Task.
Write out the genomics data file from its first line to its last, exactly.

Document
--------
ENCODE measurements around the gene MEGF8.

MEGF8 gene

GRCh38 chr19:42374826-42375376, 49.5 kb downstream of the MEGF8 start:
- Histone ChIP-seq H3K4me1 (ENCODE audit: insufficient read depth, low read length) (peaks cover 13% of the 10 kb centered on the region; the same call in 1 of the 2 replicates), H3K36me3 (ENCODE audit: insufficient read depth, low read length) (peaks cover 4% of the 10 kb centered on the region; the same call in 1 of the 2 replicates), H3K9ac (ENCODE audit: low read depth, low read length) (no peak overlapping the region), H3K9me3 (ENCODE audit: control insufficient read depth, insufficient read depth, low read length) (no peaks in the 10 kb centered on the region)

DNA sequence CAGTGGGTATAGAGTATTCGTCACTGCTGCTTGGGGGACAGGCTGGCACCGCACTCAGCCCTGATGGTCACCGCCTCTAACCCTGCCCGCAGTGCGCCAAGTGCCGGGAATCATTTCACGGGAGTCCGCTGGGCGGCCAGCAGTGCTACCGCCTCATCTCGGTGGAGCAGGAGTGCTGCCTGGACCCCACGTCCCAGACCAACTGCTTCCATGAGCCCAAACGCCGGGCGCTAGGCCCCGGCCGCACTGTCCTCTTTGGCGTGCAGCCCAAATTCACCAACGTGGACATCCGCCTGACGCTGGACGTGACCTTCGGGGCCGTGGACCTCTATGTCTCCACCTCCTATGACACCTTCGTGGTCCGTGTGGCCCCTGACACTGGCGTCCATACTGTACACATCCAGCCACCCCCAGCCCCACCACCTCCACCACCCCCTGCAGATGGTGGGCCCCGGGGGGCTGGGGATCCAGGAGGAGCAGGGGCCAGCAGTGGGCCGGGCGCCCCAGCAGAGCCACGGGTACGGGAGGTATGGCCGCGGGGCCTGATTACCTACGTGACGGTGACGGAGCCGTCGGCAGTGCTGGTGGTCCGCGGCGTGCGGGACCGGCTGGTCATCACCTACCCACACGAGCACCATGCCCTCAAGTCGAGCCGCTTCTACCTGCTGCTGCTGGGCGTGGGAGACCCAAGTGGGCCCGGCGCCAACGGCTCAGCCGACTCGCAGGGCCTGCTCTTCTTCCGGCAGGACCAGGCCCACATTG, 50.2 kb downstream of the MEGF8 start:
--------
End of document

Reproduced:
ENCODE measurements around the gene MEGF8.

MEGF8 gene

GRCh38 chr19:42374826-42375376, 49.5 kb downstream of the MEGF8 start:
- Histone ChIP-seq H3K4me1 (ENCODE audit: insufficient read depth, low read length) (peaks cover 13% of the 10 kb centered on the region; the same call in 1 of the 2 replicates), H3K36me3 (ENCODE audit: insufficient read depth, low read length) (peaks cover 4% of the 10 kb centered on the region; the same call in 1 of the 2 replicates), H3K9ac (ENCODE audit: low read depth, low read length) (no peak overlapping the region), H3K9me3 (ENCODE audit: control insufficient read depth, insufficient read depth, low read length) (no peaks in the 10 kb centered on the region)

DNA sequence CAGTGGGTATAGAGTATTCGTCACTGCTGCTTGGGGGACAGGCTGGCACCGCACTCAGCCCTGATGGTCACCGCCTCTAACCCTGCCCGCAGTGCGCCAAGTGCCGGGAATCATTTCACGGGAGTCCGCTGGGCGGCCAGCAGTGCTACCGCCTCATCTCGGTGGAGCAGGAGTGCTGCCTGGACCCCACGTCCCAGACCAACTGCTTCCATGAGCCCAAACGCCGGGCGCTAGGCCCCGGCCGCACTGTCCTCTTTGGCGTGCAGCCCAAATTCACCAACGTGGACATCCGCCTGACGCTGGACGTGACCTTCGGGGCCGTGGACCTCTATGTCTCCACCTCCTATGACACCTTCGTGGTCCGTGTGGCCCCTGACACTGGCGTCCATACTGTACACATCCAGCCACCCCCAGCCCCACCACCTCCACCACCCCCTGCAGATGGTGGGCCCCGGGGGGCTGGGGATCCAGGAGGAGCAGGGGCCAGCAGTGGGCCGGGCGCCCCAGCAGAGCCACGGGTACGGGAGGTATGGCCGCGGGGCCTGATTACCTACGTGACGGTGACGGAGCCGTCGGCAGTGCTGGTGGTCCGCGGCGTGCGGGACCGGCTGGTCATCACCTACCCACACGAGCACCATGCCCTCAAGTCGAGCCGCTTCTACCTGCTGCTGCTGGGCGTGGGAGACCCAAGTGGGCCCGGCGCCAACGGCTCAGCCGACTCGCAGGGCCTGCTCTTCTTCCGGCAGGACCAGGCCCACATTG, 50.2 kb downstream of the MEGF8 start: